I think most of us have those pop culture juggernauts that we just… missed, somehow. You know, the one that, when you admit to being in the dark, makes people say, “What? You really haven’t read/seen/heard THAT?”
I generally consider myself well-versed in the most prominent pop culture of my lifetime: I’ve seen Pulp Fiction, watched The Real World, listened to ‘NSync, read Harry Potter, and seen most of it recapped on VH1’s I Love the _____ series. For me, the missing piece is a little show about a couple of friends in NYC.
Obviously I’ve seen Friends. Everyone’s seen Friends. It’s only on television all the time. But for me, “seeing” Friends means catching a couple minutes of a scene here or there; I’ve only seen a few episodes from start to finish. Judging by the reaction I got when I admitted this yesterday, this is uncommon.
The funny thing about these cultural landmarks is that even if you’ve never personally experienced them, you probably know a lot about them. Someone who’s never read Harry Potter can probably still name the Hogwarts houses and tell us You-Know-Who’s real identity. I know that the Friends crew consists of Ross and Rachel and Monica and Chandler and Phoebe and Joey and that Jennifer Aniston’s hairstyle was the most significant ‘do of the ’90s except for maybe when Felicity cut her hair. I know the theme song and the smelly cat song and that the titles are all along the lines of “The one where…” It’s not that I’m totally ignorant of Friends; I’ve just never seen it from start to finish like apparently everyone else I know.
But apparently, this is unacceptable. And so, without further ado, I bring you, 19 years too late (which, honestly, how was I expected to watch a show that began when I was three?), a review of the pilot episode of Friends, which I believe I am watching for the first time (unless it turns out to be one of the few I’ve actually seen):
Friends 1×01: The One Where Monica Gets a New Roommate
This 90s fashion is killing me already. Phoebe’s pigtails. Monica’s overalls. Also killing me, the laugh track. I’ve been spoiled by the comedies of late that have dispensed with this. Okay, okay, I’m going to try to be an excited kid in the 90s instead of a cynical 20something in 2013 while I’m watching this.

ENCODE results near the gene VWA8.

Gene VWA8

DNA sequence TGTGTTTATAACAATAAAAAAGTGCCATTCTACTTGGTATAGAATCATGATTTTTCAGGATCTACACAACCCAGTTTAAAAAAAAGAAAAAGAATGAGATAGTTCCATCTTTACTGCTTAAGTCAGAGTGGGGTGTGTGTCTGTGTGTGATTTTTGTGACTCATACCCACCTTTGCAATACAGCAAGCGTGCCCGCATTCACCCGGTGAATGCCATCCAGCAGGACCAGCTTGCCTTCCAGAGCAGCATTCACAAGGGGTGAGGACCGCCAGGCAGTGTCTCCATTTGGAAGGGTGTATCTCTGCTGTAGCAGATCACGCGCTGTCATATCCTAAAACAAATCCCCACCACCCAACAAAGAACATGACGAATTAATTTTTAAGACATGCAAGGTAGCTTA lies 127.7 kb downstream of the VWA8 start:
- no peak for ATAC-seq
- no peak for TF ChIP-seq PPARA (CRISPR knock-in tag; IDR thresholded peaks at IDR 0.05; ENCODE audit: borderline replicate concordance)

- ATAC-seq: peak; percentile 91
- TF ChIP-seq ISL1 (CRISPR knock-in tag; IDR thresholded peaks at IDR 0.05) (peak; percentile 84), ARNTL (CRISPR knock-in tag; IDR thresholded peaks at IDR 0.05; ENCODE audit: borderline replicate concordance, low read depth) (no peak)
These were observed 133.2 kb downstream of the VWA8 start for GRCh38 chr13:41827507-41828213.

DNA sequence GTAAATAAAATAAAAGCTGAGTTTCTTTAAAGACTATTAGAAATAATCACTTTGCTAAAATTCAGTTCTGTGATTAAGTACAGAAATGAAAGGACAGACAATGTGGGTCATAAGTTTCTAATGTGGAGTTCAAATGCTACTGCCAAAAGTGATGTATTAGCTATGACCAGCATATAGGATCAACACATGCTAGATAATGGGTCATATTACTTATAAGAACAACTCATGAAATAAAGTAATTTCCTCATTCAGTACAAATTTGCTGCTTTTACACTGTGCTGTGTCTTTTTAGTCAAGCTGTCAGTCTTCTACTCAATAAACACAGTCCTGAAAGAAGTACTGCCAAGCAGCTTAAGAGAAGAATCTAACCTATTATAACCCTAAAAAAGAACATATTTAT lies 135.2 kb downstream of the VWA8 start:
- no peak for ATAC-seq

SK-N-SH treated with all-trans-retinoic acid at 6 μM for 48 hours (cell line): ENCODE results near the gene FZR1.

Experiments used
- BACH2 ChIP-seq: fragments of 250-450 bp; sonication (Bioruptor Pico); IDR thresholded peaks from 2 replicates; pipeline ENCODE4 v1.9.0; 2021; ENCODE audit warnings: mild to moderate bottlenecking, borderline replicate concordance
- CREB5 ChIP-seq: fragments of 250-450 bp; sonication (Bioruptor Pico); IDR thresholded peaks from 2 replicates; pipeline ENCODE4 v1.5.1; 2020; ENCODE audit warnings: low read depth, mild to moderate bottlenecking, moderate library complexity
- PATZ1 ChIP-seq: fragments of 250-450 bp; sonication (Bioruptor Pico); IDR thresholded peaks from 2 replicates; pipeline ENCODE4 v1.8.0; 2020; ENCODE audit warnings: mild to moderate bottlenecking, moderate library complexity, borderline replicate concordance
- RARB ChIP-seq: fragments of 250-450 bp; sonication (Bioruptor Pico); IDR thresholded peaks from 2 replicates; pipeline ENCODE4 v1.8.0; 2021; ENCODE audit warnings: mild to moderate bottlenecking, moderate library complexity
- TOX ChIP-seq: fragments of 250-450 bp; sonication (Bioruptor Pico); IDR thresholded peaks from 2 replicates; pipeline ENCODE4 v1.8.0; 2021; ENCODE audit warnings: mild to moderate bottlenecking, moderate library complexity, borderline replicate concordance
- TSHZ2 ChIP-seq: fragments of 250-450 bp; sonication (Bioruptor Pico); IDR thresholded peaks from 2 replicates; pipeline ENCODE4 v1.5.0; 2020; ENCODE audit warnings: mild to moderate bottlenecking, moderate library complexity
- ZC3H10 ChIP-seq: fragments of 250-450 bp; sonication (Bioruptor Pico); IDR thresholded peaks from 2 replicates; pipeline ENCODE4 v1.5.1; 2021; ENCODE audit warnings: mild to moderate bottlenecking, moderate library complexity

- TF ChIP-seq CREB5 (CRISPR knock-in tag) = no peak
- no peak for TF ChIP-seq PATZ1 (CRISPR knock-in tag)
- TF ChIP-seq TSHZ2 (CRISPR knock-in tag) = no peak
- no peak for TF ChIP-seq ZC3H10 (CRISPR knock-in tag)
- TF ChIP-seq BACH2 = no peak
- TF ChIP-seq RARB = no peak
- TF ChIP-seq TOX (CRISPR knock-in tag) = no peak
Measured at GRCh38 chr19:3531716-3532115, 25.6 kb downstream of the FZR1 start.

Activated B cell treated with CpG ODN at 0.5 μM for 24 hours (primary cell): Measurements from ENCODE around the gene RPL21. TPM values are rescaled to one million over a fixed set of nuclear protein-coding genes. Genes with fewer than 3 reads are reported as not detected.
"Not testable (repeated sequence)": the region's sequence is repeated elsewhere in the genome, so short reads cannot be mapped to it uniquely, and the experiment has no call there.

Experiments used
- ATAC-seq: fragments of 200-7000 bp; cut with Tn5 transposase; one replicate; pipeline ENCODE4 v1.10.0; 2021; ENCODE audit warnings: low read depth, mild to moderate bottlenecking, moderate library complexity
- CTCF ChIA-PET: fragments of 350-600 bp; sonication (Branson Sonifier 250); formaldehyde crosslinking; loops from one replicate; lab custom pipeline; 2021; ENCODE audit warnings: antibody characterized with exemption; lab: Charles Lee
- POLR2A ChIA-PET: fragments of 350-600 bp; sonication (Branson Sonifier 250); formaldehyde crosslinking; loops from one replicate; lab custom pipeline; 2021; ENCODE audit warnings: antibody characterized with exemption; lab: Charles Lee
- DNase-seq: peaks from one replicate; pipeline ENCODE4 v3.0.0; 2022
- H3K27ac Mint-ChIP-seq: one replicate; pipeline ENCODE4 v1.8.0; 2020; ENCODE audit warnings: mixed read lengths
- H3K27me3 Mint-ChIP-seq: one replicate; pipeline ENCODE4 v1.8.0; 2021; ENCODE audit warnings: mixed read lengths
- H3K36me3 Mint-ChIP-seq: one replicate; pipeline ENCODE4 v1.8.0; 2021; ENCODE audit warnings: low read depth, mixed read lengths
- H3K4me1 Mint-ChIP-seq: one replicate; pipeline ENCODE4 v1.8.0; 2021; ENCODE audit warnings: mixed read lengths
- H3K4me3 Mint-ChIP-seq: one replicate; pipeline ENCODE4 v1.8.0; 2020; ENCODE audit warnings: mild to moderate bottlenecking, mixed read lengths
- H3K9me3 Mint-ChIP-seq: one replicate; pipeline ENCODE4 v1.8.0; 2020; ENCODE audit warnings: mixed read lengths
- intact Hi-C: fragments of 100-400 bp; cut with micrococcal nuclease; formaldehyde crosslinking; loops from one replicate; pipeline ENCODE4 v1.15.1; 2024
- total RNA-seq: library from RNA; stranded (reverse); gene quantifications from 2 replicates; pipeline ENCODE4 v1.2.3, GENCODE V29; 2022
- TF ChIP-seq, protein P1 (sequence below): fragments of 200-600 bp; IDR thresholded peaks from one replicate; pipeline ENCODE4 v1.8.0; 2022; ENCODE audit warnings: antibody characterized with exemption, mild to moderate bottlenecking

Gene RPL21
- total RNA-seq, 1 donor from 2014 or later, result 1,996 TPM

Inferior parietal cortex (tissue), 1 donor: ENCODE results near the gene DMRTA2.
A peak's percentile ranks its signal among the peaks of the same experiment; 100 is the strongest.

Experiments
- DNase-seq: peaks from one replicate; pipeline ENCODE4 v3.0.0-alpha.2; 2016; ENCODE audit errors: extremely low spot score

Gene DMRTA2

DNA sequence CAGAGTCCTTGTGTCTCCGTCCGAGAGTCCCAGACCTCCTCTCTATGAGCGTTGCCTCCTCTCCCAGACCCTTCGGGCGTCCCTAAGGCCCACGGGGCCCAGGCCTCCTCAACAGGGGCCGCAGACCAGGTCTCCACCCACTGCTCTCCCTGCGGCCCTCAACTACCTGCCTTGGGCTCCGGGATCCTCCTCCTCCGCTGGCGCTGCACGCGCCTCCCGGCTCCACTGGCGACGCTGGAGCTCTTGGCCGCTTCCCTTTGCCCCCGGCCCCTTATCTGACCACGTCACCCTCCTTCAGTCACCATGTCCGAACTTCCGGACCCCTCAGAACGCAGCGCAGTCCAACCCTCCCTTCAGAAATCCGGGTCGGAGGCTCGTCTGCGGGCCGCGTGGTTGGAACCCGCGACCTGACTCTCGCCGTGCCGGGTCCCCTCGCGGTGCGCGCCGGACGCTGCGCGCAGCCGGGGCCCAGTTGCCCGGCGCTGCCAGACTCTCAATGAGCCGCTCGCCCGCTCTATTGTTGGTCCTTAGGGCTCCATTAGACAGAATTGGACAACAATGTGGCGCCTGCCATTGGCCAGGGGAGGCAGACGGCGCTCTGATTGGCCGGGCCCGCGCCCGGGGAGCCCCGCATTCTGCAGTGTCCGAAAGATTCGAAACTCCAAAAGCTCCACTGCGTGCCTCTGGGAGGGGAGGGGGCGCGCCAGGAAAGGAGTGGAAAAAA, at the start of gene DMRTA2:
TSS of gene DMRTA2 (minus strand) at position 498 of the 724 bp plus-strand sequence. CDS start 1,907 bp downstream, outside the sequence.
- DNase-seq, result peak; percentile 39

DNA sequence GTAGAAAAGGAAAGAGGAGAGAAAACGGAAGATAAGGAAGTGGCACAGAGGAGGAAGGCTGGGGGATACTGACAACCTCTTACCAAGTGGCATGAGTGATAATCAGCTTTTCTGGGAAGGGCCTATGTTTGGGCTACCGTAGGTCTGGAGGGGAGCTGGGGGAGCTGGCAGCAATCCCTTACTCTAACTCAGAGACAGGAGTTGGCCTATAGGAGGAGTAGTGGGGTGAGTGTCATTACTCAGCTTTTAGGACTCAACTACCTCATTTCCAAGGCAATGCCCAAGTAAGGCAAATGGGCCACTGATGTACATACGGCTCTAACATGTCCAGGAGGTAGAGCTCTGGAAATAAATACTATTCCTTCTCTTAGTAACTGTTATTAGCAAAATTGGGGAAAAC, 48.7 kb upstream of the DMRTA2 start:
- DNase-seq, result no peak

WAIT, MONICA AND ROSS ARE SIBLINGS? Considering I knew all of the characters’ full names I probably shouldn’t be so surprised with this, but wow, I guess I picked up less about this show through fannish osmosis than I thought.
I’m about halfway through the episode and I haven’t hit any laugh-out-loud moments yet—at least, nothing that’s made me laugh as hard as the laugh track audience is—but I’m definitely smiling a lot. I love shows that are about dumb, silly situations like this one where Joey and Chandler and Ross are doing a terrible job of putting together furniture. It’s very charming.
More 90s awesomeness: the massive cordless phone with an equally massive antenna that Rachel is using to call her ex. It reminds me of when Danny Tanner had a “car phone” in that one episode of Full House, with the brick-sized phone attached to a cord near the cigarette lighter. I think my dad might’ve had one of those too.
“Even if I could get it together to ask a woman out, who am I gonna ask?” followed by a fade-out to Rachel looking sad. This is very subtle. When do they finally get together, season forty? They do get together, right? Or am I wrong on that one, too? Is my whole life a lie?
Phoebe’s pigtails now have extra hairties all the way down. Worse and worse. And Rachel is on her own for the first time… wait, how old are these characters supposed to be? They look way older than me but I assume they’re supposed to be early-ish 20s? 23 or 24? I guess that makes sense, when I was in middle school I thought the 20+ year olds playing high school sophomores on One Tree Hill looked to be about the correct ages too.
So now that I’ve finished the first episode I’m only… two hundred and some away from understanding one of the biggest elements of pop culture from the past twenty-five years, and two hundred and some episodes closer to not getting disbelieving reactions from my friends about it. Obviously I’m not going to liveblog each episode, but I might check in occasionally during notable episodes. On to episode two!
2 thoughts on “The One With the Pop Culture Reference”
It’s only just really hit me that you won’t have that same nostalgic fondness for the bad 90s clothes and iconic plotlines of the show that an old Friends fan would. Just thinking about it now, I can see some plotlines that were part of the fun, rollercoaster experience back in the day that I wouldn’t necessarily have the patience for now that I’m older and (possibly) wiser, and there’s a good chance you could feel the same way on your first viewing. I just hope that doesn’t happen to you too much and you enjoy the series anyway. It’s certainly going to be interesting seeing you experience it all for the first time now instead of ~20 years ago!
Yeah, I am definitely wondering about that. I know there are shows I’ve rewatched after time that haven’t held up or that I’ve reacted a lot differently to the second time around when I’m older, but there are other ones, particularly childhood shows, that I still watch through rose-coloured glasses because I loved them so much when I was a kid and I’m sure someone watching for the first time wouldn’t love them as much. But still, I liked season one a lot even if I thought there were some really ridiculous moments, so we’ll see! 🙂